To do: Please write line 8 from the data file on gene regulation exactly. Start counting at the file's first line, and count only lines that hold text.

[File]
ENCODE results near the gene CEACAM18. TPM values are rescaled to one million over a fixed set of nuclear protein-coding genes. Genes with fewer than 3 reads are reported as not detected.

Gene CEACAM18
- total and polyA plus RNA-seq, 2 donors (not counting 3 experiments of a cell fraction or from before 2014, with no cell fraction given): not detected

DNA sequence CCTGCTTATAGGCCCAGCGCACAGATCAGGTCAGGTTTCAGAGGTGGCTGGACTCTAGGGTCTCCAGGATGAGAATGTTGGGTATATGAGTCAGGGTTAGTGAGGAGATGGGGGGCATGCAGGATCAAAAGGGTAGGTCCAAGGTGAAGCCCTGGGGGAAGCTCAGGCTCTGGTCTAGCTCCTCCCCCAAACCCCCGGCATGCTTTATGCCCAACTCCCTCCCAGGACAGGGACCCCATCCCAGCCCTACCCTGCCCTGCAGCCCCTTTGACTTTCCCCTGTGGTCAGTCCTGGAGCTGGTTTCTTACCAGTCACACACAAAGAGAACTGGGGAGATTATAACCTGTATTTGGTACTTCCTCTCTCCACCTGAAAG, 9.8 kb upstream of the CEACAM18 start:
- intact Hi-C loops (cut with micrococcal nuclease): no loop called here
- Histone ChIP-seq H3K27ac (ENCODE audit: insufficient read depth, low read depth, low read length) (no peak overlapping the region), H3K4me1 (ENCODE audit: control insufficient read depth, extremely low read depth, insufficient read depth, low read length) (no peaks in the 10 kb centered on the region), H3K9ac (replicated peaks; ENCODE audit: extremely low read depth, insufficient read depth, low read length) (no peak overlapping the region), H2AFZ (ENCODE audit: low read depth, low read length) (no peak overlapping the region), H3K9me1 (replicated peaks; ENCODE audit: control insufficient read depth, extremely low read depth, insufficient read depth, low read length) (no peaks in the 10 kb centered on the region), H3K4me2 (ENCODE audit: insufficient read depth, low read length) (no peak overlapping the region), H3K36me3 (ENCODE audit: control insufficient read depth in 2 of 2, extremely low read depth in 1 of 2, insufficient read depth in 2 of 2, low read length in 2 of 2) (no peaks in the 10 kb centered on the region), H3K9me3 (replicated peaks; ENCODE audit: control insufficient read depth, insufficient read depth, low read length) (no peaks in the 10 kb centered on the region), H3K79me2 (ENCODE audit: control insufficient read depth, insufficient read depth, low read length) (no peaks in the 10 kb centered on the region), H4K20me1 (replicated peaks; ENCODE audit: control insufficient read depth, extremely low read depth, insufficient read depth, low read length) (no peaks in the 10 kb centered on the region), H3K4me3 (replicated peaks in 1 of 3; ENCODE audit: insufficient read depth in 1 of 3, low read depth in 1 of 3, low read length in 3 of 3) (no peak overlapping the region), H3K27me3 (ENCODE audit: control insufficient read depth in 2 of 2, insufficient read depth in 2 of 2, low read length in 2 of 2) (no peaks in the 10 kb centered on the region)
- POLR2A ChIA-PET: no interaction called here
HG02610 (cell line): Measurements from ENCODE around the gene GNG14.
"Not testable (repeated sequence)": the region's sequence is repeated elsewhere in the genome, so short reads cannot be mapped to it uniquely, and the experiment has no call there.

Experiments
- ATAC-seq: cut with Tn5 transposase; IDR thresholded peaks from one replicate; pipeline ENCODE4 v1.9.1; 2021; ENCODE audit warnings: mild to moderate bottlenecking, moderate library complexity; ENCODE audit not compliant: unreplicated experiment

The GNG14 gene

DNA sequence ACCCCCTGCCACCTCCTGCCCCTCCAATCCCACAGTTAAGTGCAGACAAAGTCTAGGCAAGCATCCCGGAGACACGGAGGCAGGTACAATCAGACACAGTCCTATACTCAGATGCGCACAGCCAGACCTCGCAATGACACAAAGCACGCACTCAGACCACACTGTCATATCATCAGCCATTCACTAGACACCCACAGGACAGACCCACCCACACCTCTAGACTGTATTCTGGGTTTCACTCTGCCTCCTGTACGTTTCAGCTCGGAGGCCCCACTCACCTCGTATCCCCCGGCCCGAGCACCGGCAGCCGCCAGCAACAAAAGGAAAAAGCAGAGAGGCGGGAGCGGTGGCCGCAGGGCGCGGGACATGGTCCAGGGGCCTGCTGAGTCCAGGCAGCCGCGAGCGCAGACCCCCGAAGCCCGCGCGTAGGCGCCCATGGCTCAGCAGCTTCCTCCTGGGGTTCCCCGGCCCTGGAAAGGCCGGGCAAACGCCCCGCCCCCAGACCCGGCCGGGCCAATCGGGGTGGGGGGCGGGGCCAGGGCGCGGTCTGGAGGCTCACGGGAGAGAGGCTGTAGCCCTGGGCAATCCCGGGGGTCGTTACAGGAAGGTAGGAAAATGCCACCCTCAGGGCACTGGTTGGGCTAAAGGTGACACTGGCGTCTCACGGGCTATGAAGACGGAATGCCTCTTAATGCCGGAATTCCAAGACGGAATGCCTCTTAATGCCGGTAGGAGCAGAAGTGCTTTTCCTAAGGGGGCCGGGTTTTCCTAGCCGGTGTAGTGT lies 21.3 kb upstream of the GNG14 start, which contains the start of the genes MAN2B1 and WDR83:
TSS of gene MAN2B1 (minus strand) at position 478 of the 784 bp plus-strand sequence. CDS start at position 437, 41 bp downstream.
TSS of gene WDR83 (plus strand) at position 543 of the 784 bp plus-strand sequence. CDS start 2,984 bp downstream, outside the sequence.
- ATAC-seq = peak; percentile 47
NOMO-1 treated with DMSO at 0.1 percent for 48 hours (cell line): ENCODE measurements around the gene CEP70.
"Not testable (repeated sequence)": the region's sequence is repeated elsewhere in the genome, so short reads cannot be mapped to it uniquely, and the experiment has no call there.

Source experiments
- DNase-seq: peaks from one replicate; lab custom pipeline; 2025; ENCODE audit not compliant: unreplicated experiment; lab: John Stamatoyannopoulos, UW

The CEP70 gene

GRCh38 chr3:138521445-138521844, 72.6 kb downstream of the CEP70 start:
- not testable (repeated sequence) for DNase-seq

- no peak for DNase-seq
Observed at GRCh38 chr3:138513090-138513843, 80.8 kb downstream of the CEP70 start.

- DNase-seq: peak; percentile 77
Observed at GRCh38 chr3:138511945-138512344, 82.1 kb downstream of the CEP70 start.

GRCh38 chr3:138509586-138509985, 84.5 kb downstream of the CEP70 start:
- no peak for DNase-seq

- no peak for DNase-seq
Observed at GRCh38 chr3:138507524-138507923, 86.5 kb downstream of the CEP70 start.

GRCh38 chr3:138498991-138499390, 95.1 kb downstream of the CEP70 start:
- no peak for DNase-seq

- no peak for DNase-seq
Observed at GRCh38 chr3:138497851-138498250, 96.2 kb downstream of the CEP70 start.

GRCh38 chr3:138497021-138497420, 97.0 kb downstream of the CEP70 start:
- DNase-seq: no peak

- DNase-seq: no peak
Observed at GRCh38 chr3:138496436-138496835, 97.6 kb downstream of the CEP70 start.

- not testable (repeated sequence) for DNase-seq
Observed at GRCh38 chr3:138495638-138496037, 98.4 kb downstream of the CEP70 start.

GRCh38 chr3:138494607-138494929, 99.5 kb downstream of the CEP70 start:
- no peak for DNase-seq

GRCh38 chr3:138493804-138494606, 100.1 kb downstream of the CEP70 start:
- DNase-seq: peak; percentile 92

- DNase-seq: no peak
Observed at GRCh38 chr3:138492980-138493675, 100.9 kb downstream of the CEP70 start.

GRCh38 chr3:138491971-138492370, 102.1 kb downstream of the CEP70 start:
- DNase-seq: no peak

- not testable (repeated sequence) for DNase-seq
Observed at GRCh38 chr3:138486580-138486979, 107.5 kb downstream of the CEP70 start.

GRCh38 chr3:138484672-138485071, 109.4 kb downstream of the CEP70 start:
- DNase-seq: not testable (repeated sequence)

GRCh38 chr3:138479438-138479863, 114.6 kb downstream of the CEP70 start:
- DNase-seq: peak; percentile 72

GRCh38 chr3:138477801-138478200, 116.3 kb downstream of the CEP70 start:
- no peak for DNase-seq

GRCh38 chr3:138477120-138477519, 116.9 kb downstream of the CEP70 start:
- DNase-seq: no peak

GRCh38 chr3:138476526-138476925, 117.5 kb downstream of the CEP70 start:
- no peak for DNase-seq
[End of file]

HG02610 (cell line): Measurements from ENCODE around the gene GNG14.